Have you brewed anything else aside from beer?
I once made a batch of Indian tonic water with some friends as a little experiment. We bought cinchona bark from Peru and then brewed with lemon, orange and honey. It turned out way too bitter so I decided to stick to what I do best.
How similar do you feel the skateboarding and brewing communities are?
At one time these two communities kept themselves to themselves. You’d rarely meet a skateboarder that was obsessed with good beer and you certainly wouldn’t meet many CAMRA enthusiasts that knew who Mike York was. But the beer scene these days is younger, more inclusive and creative than it once was, which I think appeals to skateboarders. There’s also a strong DIY aesthetic to craft brewing that appeals. In terms of what sets the two scenes apart; the beer world tends to be a little nerdier and more macho – two things I cannot really relate to.
Jay Cover designed The Beak’s logo; has he always held the reigns for this side of things or do you collaborate with other artists as well?
I was introduced to Jay by my friend Ollie Shaw from Catalogue, who designed my website and label. We gave him a super loose remit: to create a logo that embodied The Beak ethos and that didn’t take its inspiration from the beer world or other beer labels. I was blown away by what he produced and fell in love with the logo instantly. It was playful, unique and timeless. And it kind of reminded me of the sort of thing you’d see on a French wine label from the 1980s – which was just what I wanted. Jay is one of my favourite artists so I hope we’ll be working together for a long time.
What have been some of the hardest things to brew and what are some of the liquids you’re most proud of?
The hardest part of running a brewery isn’t the actual brewing; it’s everything else that comes with the territory, including branding, costing, logistics, selling, cash flow and bureaucracy. But if I had to pick my hardest brew to date then I’d probably say my Bolney Estate Porter. I decided to age this batch in a red wine barrel sourced from the Bolney Estate vineyard in Sussex. During the trip back up to Leeds the barrel broke free of its rope and almost escaped through the back door of the van on the motorway. After that, I almost broke my wrist whilst transferring the porter from cask to barrel. Ten months later I hand bottled and labelled the entire batch. It took me two full days to do 700 bottles during which time I accidently drank some peracetic acid. I’m still stoked I did the beer though.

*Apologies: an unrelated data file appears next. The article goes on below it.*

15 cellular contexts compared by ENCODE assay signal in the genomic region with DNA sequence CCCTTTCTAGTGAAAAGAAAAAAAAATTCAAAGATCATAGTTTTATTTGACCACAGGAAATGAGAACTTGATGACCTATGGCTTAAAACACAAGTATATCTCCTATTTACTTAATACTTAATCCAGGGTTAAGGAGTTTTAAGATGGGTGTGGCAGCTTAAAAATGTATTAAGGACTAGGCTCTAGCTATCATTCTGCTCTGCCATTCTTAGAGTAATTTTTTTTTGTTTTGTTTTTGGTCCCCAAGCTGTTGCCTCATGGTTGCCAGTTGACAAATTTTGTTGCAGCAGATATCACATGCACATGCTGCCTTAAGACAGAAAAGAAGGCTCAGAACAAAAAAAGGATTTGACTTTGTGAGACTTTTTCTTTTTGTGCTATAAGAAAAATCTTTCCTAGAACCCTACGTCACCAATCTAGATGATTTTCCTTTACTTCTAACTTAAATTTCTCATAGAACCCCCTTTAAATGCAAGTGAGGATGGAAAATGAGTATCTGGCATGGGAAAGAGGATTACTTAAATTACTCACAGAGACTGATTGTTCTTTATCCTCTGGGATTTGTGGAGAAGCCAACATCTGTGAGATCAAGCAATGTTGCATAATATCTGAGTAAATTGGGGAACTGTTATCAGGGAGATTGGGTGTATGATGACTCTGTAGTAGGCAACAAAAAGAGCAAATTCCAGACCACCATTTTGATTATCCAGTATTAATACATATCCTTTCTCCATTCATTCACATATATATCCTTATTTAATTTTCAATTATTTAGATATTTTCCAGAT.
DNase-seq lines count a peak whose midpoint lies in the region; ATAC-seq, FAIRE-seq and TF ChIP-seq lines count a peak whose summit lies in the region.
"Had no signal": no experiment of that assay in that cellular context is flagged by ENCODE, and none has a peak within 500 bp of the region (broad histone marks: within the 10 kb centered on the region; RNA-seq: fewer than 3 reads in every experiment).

What ales are you working on right now?
The beer style causing the most excitement at the moment is undoubtedly the Vermont Pale Ale. For the non-beer nerds amongst us, this is a beer characterised by low bitterness, massive fruit-salad-like aromas, murky appearance, silky smooth mouth feel and relatively low alcohol content. Make no mistake about it: this beer can be awful. But done right it can be an amazing expression of new world hops. I’ve been working on my own interpretation of this style for a while, tinkering around with water chemistry, different flaked malts and dry hopping schedules, and I’ve finally created a recipe I’m really pleased with. I’ll be brewing this from June onwards.